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Health

Fair Food: The Science of Deep-Frying

Science & FoodBy Eunice LiuAugust 25, 2015 11:00 PM
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Image Credit: (46157135@N06/flickr) If you spent a single day at the county fair this summer, you’ll agree that the ferris wheels, petting zoos, and live music were all worth the visit. But the most exciting attraction? Fair food.

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Image Credit: (jerkalertproductions/flickr) There are the classics – corn dogs, ice cream, funnel cake – but each year brings new, wacky, unbelievable, and outrageous food creations that only seem justified to consume on a hot carefree summer day at the fair. Many of this year's jaw-dropping creations were made with the ever so popular method of deep-fat frying.

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Classic Funnel Cake. Image Credit: (angryjuliemonday/flickr)

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Krispy Kreme Donut Cheeseburger.Image Credit: (loozrboy/flickr)

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Fried Tornado Potato.Image Credit: (loozrboy/flickr)

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Fried Moon Pie.Image Credit: (davidberkowitz/flickr)

Why do deep-fried foods taste so good? Various chemical and physical changes occur in deep-frying, including the

Maillard reaction

which causes the aromatic browning to occur on the crunchy crust of a deep-fried treat. But first, a series of complex processes involving heat and mass transfer must occur between the food and the frying oil.The process of deep-frying can be divided into four stages: (1) initial heating, (2) surface boiling, (3) decreasing heat transfer rate, and (4) bubble end point [1]. I will henceforth refer to the item being fried as "the food", whether it’s a Twinkie, or Potato Chips, or Onion Rings, or Bacon-Wrapped Something On-a-Stick.

(1) Initial heating. In the first stage, the food is completely submerged into the hot oil, until the surface of the food reaches the boiling point of water. This stage lasts for about 10 seconds [1]. At this point, the heat from the oil is transferred to the food's surface by diffusion and also by convection – a process which moves heat due to the bulk circulation of the oil's currents from a warmer region to the cooler region surrounding the food. While convection uniformly heats the food’s surface, it doesn’t cook the center of the food. Rather, the food's center is heated through conduction, the process by which heat diffuses from the food's hot surface into its core through the physical contact of molecules and transfer of their thermal energy. Therefore, convection efficiently heats the food's surface to facilitate the conduction that actually cooks the inside of the food [2].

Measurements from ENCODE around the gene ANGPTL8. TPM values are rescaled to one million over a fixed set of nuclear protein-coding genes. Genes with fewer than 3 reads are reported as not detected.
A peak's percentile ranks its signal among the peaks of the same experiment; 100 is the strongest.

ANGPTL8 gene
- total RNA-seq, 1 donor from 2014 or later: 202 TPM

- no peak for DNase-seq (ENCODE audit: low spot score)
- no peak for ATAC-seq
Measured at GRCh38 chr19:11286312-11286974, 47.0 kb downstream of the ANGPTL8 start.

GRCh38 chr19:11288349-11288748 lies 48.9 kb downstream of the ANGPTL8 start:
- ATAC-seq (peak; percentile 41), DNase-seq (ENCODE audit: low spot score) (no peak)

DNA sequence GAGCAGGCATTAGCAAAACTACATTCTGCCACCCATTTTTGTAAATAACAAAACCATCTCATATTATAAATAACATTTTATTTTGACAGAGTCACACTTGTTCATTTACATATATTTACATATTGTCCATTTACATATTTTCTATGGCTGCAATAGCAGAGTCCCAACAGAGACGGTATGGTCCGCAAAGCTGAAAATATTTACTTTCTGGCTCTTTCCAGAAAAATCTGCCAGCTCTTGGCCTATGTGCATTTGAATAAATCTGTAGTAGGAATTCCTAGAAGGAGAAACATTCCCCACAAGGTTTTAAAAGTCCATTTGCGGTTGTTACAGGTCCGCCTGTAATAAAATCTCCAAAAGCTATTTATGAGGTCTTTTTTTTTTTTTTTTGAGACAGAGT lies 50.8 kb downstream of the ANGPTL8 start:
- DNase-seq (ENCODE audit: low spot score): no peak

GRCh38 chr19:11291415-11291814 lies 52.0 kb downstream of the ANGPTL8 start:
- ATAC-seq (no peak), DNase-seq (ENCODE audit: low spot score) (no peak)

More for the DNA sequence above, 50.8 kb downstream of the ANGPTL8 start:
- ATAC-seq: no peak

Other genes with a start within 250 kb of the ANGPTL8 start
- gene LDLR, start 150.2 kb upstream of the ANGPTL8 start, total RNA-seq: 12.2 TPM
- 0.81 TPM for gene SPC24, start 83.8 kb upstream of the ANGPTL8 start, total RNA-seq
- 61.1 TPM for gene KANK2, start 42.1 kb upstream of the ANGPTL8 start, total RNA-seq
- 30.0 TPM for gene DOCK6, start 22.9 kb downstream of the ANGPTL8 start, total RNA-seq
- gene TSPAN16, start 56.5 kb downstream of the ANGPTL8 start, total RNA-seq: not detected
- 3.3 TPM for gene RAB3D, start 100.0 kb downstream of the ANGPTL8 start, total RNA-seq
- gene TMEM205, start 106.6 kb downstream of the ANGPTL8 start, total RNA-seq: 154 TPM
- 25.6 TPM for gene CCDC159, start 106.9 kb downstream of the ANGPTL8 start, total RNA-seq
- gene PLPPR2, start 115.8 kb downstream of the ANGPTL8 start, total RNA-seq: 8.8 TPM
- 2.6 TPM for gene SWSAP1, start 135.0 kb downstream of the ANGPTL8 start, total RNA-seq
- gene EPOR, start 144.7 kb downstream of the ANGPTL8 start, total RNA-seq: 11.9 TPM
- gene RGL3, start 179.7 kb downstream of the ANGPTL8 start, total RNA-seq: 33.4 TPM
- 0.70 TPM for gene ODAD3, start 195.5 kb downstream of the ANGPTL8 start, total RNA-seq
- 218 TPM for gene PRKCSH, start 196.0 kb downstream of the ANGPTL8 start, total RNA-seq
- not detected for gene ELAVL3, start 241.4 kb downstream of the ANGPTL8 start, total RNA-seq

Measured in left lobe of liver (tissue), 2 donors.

(2) Surface boiling. In this stage, we see tiny exploding bubbles sizzling at the surface of the food. Contrary to popular belief, this doesn’t mean that the oil is boiling. Instead, the hot oil surrounding the food causes water inside the food to evaporate, so the little bubbles surface as bursts of steam escaping to the food's exterior (think jacuzzi steam jets). The movement caused by the bubbling circulates the currents of the frying oil, which increases the rate of heat transfer by “forced convection” and cooks the food faster [1].

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Image Credit: (tibbygirl/flickr)

These steam bubbles are important because they form a “steam barrier” around the food that repels the oil at the surface and prevents the oil from diffusing into the food, which would otherwise turn your crunchy fried treats into a soggy, greasy mess [4]. As the moisture leaves the food, the deep-fried crust we know and love begins to form!

(3) Decreasingheat transfer rate. As the crust continues to dehydrate, it conducts less heat to the rest of the food, so the rate of heat transfer through escaping steam to decreases (reduced bubbling) [1]. The remaining moisture inside of the food is slowly heated to the boiling point of water, which cooks the food inside as if it were boiled, gelatinizing the starch and denaturing the proteins in the food [3]. Now, most of the moisture from the food is lost.

(4) Bubble end point. This is the last stage of deep-frying, in which very few bubbles appear on the surface of the fried food. At this stage, water from inside the food is no longer evaporating, either because all the water from inside the food is gone, or heat transfer from the crust to the core has reduced to the point where it becomes improbable that the water will evaporate [1]. At this point, the fried product should to be removed from the oil, or else the oil will begin to seep into the fried product and make it soggy, since there are no more water vapor bubbles to counteract the diffusion of oil inwards.

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Image Credit: (alexandratx/flickr)

Fried ice cream? Fried pizza? Fried Nutella? Armed with the science of deep-frying, the real question is, what can’t you fry?

References Cited:

  1. Farkas, B.E., Singh, R.P., Rumsey, T.R. Modeling heat and mass transfer in immersion frying. I, Model development. Journal of Food Engineering. 1996; 29(2): 211–226.

  2. Zimmerman, B. Heat Transfer and Cooking. Cooking for Engineers, [Online] June 2007.

  3. Alvis, A., Velez, C., Rada-Mendoza, M., Villamiel, M., Villada, H.S. Heat transfer coefficient during deep-fat frying. Food Control. 2009; 20: 321–325.

  4. Greene, A. Back to Basics: The Science of Frying. Decoding Delicious, [Online] May 2013.


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About the author:

Eunice Liu is studying Linguistics at UCLA. She attributes her love of food science to an obsession with watching bread rise in the oven. Read more by Eunice Liu


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